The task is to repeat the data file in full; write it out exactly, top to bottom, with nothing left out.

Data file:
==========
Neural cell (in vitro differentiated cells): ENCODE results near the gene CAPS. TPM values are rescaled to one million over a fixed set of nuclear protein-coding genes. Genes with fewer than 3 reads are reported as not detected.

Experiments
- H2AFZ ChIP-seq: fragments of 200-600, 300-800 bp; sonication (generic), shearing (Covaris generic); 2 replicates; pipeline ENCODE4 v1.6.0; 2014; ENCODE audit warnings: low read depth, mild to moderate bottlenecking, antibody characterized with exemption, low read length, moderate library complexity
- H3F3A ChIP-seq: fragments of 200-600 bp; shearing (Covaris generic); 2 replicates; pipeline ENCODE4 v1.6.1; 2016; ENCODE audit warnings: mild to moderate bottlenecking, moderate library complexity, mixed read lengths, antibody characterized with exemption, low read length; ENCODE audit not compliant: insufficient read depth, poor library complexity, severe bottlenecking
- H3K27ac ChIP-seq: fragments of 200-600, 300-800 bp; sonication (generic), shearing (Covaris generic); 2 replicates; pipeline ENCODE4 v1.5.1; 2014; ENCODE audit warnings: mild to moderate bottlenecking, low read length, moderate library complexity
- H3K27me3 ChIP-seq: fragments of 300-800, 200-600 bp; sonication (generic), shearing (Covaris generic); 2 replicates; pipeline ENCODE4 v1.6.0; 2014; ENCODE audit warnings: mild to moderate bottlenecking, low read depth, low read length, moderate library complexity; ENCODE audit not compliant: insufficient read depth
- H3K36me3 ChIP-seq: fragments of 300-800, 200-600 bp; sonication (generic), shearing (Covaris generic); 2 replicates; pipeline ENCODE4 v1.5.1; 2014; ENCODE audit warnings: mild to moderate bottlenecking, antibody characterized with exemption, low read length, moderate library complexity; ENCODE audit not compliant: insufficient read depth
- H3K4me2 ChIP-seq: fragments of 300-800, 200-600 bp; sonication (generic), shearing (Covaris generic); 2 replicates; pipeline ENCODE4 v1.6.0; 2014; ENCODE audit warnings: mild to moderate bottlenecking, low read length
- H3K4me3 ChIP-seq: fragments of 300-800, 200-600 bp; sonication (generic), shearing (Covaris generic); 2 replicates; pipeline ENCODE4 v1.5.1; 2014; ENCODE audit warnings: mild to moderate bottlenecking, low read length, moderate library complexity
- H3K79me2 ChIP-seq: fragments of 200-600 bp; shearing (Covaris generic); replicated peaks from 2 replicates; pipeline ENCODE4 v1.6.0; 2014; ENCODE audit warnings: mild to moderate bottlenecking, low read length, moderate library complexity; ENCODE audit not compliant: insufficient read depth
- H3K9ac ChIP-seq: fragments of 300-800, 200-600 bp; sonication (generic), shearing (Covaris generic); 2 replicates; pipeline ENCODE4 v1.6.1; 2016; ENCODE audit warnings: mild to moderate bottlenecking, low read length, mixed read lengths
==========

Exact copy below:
Neural cell (in vitro differentiated cells): ENCODE results near the gene CAPS. TPM values are rescaled to one million over a fixed set of nuclear protein-coding genes. Genes with fewer than 3 reads are reported as not detected.

Experiments
- H2AFZ ChIP-seq: fragments of 200-600, 300-800 bp; sonication (generic), shearing (Covaris generic); 2 replicates; pipeline ENCODE4 v1.6.0; 2014; ENCODE audit warnings: low read depth, mild to moderate bottlenecking, antibody characterized with exemption, low read length, moderate library complexity
- H3F3A ChIP-seq: fragments of 200-600 bp; shearing (Covaris generic); 2 replicates; pipeline ENCODE4 v1.6.1; 2016; ENCODE audit warnings: mild to moderate bottlenecking, moderate library complexity, mixed read lengths, antibody characterized with exemption, low read length; ENCODE audit not compliant: insufficient read depth, poor library complexity, severe bottlenecking
- H3K27ac ChIP-seq: fragments of 200-600, 300-800 bp; sonication (generic), shearing (Covaris generic); 2 replicates; pipeline ENCODE4 v1.5.1; 2014; ENCODE audit warnings: mild to moderate bottlenecking, low read length, moderate library complexity
- H3K27me3 ChIP-seq: fragments of 300-800, 200-600 bp; sonication (generic), shearing (Covaris generic); 2 replicates; pipeline ENCODE4 v1.6.0; 2014; ENCODE audit warnings: mild to moderate bottlenecking, low read depth, low read length, moderate library complexity; ENCODE audit not compliant: insufficient read depth
- H3K36me3 ChIP-seq: fragments of 300-800, 200-600 bp; sonication (generic), shearing (Covaris generic); 2 replicates; pipeline ENCODE4 v1.5.1; 2014; ENCODE audit warnings: mild to moderate bottlenecking, antibody characterized with exemption, low read length, moderate library complexity; ENCODE audit not compliant: insufficient read depth
- H3K4me2 ChIP-seq: fragments of 300-800, 200-600 bp; sonication (generic), shearing (Covaris generic); 2 replicates; pipeline ENCODE4 v1.6.0; 2014; ENCODE audit warnings: mild to moderate bottlenecking, low read length
- H3K4me3 ChIP-seq: fragments of 300-800, 200-600 bp; sonication (generic), shearing (Covaris generic); 2 replicates; pipeline ENCODE4 v1.5.1; 2014; ENCODE audit warnings: mild to moderate bottlenecking, low read length, moderate library complexity
- H3K79me2 ChIP-seq: fragments of 200-600 bp; shearing (Covaris generic); replicated peaks from 2 replicates; pipeline ENCODE4 v1.6.0; 2014; ENCODE audit warnings: mild to moderate bottlenecking, low read length, moderate library complexity; ENCODE audit not compliant: insufficient read depth
- H3K9ac ChIP-seq: fragments of 300-800, 200-600 bp; sonication (generic), shearing (Covaris generic); 2 replicates; pipeline ENCODE4 v1.6.1; 2016; ENCODE audit warnings: mild to moderate bottlenecking, low read length, mixed read lengths